Thursday, May 15, 2008

Some Of My Best Friends Are Racists

The Obama-demonization strategy is pretty firmly ensconced now, and has probably gotten all the traction it's going to. We knew the RNC was going to Demonize Obama, because that's how they deal with threats - they demonize 'em. Have you ever noticed that all the people to speak out against the president are fame-whores, have uncontrollable anger issues, are criminals, or just plain insane? Gosh, there has to be something WRONG with you if you disagree with us!

To summarize, Barack Obama must not be president because people he has associated with are filled with hate toward white people. Therefore he himself must hate white people too.

Oh, where do I begin?

Okay, the Wright stuff. Whatever Wright has said, no matter what you think, it doesn't follow that Obama buys it too. In fact, he's publicly repudiated it. Yet he attended the Church for so long - how could he NOT buy it? Well, there are Catholics who eat meat on Friday and practice birth control. There are Jews who drive around on Saturday not wearing those funny hats. In fact, there are lots of them. You go to Church to connect with God - sometimes you're gonna disagree with the guy giving the sermons while you're there. Does that mean you keep shopping around until you find a Pastor you agree with 100%? You tell me. I'm an Atheist.

Next this: Obama scandalously appears on the same magazine cover as Louis Farrakhan, Elijah Muhammed, Johnnie Cochrane, Luthor Vandross et all. Obviously Obama must be just like these people (Luther Vandross?) because his supporters think he is. This is a little crazy on the face of it, but let's throw a hypothetical out here, h/t to Ed Shultz. The KKK is likely to endorse John McCain and/or Hillary Clinton over Obama. So don't you want to vote for the candidate who isn't with the KKK? I mean, duh. In fact, we'll have to eventually replace ALL the white candidates now.

Still, the crazy guilt-by-association garbage is working with some people, and it's important to figure out why. There's nothing wrong with a candidate hating a group of people, as long as they're the right people. Obama says he hates nobody, but let's ignore that for now. If he hated Muslims, he'd be doing okes with us because they're our enemies after all. (All of them? Let's ignore that for now too.) If he hated homosexuals he'd still probably be just fine with the majority of Americans, who are either hetero or self-loathing closeted homos. But he's accused of hating white folks. Which I guess would include his own white half. So why is that bad?

Because it makes him uppity.

Look, I call 'em as I see 'em. This talking point at its base is a warning to black people to keep quiet or we'll make them sit at the back of the bus again, just before we throw them under it. How dare they think there is still Racism in this country? If we elect Obama, they'll never stay in their place.

Right wing readers, please please please convince me I'm wrong. I don't want to be right about this one.

20 comments:

wamk said...

Don't look now, but the majority of the attacks being levelled at Obama are coming from *gasp* Clinton supporters.

Sure Hannity has beat the Wright story like a dead horse, but it's Hillary! who is out there stumping about how Obama can't get elected (wink-wink, nudge-nudge).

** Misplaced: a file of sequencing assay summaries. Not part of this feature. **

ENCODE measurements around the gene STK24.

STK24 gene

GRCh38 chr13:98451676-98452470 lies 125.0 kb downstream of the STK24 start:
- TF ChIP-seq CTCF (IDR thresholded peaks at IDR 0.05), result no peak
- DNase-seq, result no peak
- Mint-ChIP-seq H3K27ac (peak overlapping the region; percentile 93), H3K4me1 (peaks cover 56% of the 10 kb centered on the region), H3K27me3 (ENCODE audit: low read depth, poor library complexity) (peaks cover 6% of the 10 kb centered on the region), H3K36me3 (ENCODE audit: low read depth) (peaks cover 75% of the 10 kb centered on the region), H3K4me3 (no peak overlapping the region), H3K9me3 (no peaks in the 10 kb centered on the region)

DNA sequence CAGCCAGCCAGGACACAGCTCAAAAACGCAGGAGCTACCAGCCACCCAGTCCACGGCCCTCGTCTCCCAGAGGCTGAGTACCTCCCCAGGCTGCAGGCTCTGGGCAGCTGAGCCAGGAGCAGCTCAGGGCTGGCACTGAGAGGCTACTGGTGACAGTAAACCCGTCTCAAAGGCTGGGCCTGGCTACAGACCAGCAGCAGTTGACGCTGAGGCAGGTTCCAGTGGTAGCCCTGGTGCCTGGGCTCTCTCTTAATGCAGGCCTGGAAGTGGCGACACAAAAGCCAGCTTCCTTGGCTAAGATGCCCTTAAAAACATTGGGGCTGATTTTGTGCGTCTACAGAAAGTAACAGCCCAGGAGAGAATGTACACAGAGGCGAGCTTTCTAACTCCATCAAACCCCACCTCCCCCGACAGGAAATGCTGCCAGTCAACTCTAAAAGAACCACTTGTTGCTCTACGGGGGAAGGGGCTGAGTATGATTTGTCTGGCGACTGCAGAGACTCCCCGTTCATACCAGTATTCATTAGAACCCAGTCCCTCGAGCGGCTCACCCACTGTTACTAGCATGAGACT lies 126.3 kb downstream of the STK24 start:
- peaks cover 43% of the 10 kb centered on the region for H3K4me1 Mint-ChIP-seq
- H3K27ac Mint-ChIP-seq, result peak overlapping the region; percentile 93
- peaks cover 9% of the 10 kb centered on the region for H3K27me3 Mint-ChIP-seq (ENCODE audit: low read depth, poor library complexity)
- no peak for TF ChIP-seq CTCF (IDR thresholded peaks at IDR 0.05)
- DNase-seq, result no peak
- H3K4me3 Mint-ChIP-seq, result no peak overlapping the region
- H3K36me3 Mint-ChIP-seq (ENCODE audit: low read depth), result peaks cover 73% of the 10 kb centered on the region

There will always be racism and bigotry in this Country, because there will always be different people in this Country.

Is racism/bigotry at lower levels than in the past? Of course. Is it getting better? Of course. Will it always be here. Yep.

Before you go off on the racist Right Wingers, take a look at what is happening in your own Party first.

Danielk said...

Ah but the Hillary camp's criticisms have been aimed at Obama's lack of experience, which would be as effective on a white candidate. This Rev Wright thing is uniquely race-baiting.

Of course, this is what Hillary is willing to go public with; who knows what Rovian maneuvering she's up to behind the scenes. Point taken.

I'm always a little suspicious when white people insist that racism is better than it used to be. African Americans I've talked to seem to think otherwise, hence Wright's popularity. Can you grant there may be a perspective issue here?

wamk said...

Peoples viewpoints on certain issues will always be clouded by personal issues. I'm sure that it isn't hard to find black people that feel racism in the USA is as bad as it ever was (Rev Wright, for example).

Personally, I haven't seen any "Whites Only" diners, "Whites Only" drinking fountains, separate days for whites and blacks to attend the movies, blacks on the back of the bus, etc in my lifetime. Have you? Additionally, I haven' seen any "Irish need not apply" signs around any of the jobs I've had. Perhaps you have different experiences.

Again, does racism exist? Of course. Have minorities made huge strides in equality? Unquestionably. Is there room for more improvement? Undoubtably.

I disagree that the Rev Wright is race-baiting. It shows a portion of Obama's character, that he would belong to a congregation for over 20 years, that has a pastor that is saying vile things. It has nothing to do with the color of Wrights skin, and everything to do with the content of his words.

Danielk said...

Alrighty then, how is Hagee different and why should we trust McCain to not, say, order an air strike on the Vatican?

wamk said...

Am I to assume that since you didn't respond to the "Whites only" portion of my response, that you agree that there have been major improvements?

As to the Hagee comparison, McCain didn't sit in Hagee's church for 20 years. Hagee didn't perform McCains marriage. Hagee didn't baptize any of the McCain children. Hagee wasn't on McCain religious leadership committee.

Hagee only gave his endorsement of McCain's campaign, to which McCain said the next day:

"Yesterday, Pastor John Hagee endorsed my candidacy for president in San Antonio, Texas. However, in no way did I intend for his endorsement to suggest that I in turn agree with all of Pastor Hagee’s views, which I obviously do not".

Your comparison of Hagee to Wright is either naive or intellectually dishonest.

wamk said...

Not to split hairs, but a member of the KKK (retired) did give an endorsement to a candidate the other day, and it wasn't a Republican that got the endorsement.

Danielk said...

My point is if the Boy in the Hood endorsed a McCain, it wouldn't mean McCain agreed with him. Obviously, I'd think.

I think African Americans are better off than they were in the thirties but worse off than they were in the mid-seventies.